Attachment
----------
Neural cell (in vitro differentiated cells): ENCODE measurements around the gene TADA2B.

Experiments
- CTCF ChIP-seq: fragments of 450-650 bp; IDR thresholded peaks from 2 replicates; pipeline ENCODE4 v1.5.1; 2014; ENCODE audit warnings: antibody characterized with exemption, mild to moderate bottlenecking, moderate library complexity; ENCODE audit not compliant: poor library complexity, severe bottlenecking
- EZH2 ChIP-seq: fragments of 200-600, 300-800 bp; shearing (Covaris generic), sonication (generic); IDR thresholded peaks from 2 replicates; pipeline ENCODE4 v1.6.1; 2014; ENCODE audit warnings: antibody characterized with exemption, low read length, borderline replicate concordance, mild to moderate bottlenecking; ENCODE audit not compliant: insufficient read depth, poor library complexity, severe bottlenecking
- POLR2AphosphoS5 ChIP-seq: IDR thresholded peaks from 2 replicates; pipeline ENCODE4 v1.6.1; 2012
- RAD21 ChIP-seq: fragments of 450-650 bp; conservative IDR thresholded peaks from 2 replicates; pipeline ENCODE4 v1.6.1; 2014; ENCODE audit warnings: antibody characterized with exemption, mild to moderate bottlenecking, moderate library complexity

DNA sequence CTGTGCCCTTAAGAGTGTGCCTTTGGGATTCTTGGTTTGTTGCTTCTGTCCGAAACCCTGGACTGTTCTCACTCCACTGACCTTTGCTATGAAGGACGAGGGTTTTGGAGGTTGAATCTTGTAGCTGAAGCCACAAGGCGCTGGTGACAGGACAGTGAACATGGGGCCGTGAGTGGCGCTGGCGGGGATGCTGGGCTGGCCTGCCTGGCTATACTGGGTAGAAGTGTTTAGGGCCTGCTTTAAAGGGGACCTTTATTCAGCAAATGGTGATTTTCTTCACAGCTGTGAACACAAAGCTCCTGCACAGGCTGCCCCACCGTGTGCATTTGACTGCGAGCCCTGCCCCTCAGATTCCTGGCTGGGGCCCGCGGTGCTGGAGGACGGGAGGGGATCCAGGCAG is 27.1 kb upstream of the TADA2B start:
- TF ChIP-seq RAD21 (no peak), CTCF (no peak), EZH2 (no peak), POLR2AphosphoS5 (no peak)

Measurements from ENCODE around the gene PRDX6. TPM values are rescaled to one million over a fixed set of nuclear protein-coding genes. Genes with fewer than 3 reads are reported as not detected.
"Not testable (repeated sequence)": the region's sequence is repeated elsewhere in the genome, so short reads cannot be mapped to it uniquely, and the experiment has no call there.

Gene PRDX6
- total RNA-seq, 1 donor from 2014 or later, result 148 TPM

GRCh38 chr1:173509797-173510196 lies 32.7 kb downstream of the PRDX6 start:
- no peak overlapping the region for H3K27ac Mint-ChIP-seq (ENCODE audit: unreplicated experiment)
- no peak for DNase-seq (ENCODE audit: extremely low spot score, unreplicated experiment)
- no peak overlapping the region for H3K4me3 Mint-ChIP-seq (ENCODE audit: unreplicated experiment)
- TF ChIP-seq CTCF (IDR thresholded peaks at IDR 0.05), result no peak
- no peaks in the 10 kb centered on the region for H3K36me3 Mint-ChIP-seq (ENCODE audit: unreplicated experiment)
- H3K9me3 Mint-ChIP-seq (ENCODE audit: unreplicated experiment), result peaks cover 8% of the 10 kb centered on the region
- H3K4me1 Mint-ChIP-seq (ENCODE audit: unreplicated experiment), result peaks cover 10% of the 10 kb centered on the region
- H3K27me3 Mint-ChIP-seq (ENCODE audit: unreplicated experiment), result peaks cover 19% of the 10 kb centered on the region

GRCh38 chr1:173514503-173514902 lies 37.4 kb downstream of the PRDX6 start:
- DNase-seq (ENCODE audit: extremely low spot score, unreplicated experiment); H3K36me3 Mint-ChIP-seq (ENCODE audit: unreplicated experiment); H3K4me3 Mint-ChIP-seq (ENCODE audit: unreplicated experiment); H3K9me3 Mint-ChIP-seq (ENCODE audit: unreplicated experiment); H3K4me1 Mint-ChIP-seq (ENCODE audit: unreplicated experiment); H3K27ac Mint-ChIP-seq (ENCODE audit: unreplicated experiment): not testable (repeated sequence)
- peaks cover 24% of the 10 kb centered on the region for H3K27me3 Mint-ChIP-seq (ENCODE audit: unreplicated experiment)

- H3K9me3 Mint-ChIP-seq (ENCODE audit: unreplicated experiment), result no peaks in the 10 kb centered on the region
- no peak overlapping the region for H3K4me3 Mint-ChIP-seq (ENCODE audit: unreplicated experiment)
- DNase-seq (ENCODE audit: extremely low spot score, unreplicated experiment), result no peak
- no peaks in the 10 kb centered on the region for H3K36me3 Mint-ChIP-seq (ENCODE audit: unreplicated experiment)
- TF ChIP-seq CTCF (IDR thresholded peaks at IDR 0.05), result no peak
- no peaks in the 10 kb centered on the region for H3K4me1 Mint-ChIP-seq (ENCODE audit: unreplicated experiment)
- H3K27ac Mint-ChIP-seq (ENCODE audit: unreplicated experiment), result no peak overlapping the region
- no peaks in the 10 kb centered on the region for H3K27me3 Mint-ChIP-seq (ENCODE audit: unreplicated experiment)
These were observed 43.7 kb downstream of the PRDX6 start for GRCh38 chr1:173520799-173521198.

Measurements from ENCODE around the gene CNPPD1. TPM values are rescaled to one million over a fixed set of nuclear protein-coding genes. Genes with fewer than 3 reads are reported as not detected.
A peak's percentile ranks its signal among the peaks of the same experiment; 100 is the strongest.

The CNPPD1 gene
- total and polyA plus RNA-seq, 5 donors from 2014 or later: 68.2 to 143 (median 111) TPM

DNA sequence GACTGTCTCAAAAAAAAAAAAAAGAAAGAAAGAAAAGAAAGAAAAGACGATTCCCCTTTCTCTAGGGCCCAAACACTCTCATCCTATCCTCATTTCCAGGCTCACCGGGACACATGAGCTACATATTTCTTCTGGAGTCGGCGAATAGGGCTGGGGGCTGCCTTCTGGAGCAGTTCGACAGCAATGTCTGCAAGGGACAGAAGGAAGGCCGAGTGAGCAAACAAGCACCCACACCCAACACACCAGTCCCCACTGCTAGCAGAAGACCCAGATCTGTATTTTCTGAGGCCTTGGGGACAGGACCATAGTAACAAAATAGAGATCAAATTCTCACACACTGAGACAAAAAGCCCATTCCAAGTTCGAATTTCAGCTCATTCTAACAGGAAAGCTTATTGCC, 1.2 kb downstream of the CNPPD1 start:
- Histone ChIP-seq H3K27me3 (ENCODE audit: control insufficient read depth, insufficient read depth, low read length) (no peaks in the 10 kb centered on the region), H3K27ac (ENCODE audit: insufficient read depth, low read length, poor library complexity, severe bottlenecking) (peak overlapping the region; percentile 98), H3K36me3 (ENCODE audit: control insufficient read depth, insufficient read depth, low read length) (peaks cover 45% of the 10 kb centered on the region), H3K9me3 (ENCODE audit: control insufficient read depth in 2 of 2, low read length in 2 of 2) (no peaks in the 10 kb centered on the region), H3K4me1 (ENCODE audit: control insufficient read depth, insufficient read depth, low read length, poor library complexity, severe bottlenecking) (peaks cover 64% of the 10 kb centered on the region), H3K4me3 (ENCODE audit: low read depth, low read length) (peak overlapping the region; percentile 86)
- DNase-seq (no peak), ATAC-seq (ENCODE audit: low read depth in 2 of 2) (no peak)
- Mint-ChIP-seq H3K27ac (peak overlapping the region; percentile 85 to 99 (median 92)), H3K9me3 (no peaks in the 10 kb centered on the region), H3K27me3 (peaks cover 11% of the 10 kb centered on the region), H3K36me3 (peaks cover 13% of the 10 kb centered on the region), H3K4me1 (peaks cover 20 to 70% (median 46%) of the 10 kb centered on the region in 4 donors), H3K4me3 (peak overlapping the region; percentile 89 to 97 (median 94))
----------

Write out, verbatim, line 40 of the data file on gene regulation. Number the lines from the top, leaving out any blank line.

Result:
- DNase-seq (no peak), ATAC-seq (ENCODE audit: low read depth in 2 of 2) (no peak)